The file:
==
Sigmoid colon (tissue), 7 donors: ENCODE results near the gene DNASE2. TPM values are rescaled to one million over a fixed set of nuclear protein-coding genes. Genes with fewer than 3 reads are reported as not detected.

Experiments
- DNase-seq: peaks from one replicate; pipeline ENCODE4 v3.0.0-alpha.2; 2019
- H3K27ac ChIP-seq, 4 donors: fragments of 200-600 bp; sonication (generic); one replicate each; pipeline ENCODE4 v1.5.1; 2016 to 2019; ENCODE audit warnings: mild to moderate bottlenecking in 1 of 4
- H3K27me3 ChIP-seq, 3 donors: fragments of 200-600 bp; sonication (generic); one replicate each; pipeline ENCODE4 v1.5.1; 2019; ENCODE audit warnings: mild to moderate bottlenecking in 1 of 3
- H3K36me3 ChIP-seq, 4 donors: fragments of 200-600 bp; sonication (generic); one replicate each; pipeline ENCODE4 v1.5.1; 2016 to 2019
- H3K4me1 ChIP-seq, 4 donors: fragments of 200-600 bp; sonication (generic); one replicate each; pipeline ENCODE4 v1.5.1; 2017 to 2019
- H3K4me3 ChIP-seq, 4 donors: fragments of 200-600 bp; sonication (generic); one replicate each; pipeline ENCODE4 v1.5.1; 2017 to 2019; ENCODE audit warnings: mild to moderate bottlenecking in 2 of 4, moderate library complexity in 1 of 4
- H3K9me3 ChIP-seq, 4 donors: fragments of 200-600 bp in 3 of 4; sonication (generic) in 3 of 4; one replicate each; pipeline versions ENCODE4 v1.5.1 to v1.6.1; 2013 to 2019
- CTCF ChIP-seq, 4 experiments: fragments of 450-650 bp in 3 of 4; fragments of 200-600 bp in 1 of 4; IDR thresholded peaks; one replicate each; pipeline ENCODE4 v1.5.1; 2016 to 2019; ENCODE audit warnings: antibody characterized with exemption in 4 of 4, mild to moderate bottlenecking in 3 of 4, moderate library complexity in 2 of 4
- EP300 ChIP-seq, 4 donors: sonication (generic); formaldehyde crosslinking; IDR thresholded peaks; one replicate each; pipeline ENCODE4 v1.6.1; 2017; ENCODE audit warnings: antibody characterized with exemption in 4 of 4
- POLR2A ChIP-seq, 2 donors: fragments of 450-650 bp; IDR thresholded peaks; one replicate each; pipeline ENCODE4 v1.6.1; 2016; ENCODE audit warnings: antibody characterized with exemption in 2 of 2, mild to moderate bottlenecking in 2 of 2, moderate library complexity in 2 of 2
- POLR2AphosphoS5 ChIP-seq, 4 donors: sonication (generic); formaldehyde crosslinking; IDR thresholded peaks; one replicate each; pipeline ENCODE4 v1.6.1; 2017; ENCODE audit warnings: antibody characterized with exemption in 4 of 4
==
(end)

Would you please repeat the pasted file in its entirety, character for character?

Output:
Sigmoid colon (tissue), 7 donors: ENCODE results near the gene DNASE2. TPM values are rescaled to one million over a fixed set of nuclear protein-coding genes. Genes with fewer than 3 reads are reported as not detected.

Experiments
- DNase-seq: peaks from one replicate; pipeline ENCODE4 v3.0.0-alpha.2; 2019
- H3K27ac ChIP-seq, 4 donors: fragments of 200-600 bp; sonication (generic); one replicate each; pipeline ENCODE4 v1.5.1; 2016 to 2019; ENCODE audit warnings: mild to moderate bottlenecking in 1 of 4
- H3K27me3 ChIP-seq, 3 donors: fragments of 200-600 bp; sonication (generic); one replicate each; pipeline ENCODE4 v1.5.1; 2019; ENCODE audit warnings: mild to moderate bottlenecking in 1 of 3
- H3K36me3 ChIP-seq, 4 donors: fragments of 200-600 bp; sonication (generic); one replicate each; pipeline ENCODE4 v1.5.1; 2016 to 2019
- H3K4me1 ChIP-seq, 4 donors: fragments of 200-600 bp; sonication (generic); one replicate each; pipeline ENCODE4 v1.5.1; 2017 to 2019
- H3K4me3 ChIP-seq, 4 donors: fragments of 200-600 bp; sonication (generic); one replicate each; pipeline ENCODE4 v1.5.1; 2017 to 2019; ENCODE audit warnings: mild to moderate bottlenecking in 2 of 4, moderate library complexity in 1 of 4
- H3K9me3 ChIP-seq, 4 donors: fragments of 200-600 bp in 3 of 4; sonication (generic) in 3 of 4; one replicate each; pipeline versions ENCODE4 v1.5.1 to v1.6.1; 2013 to 2019
- CTCF ChIP-seq, 4 experiments: fragments of 450-650 bp in 3 of 4; fragments of 200-600 bp in 1 of 4; IDR thresholded peaks; one replicate each; pipeline ENCODE4 v1.5.1; 2016 to 2019; ENCODE audit warnings: antibody characterized with exemption in 4 of 4, mild to moderate bottlenecking in 3 of 4, moderate library complexity in 2 of 4
- EP300 ChIP-seq, 4 donors: sonication (generic); formaldehyde crosslinking; IDR thresholded peaks; one replicate each; pipeline ENCODE4 v1.6.1; 2017; ENCODE audit warnings: antibody characterized with exemption in 4 of 4
- POLR2A ChIP-seq, 2 donors: fragments of 450-650 bp; IDR thresholded peaks; one replicate each; pipeline ENCODE4 v1.6.1; 2016; ENCODE audit warnings: antibody characterized with exemption in 2 of 2, mild to moderate bottlenecking in 2 of 2, moderate library complexity in 2 of 2
- POLR2AphosphoS5 ChIP-seq, 4 donors: sonication (generic); formaldehyde crosslinking; IDR thresholded peaks; one replicate each; pipeline ENCODE4 v1.6.1; 2017; ENCODE audit warnings: antibody characterized with exemption in 4 of 4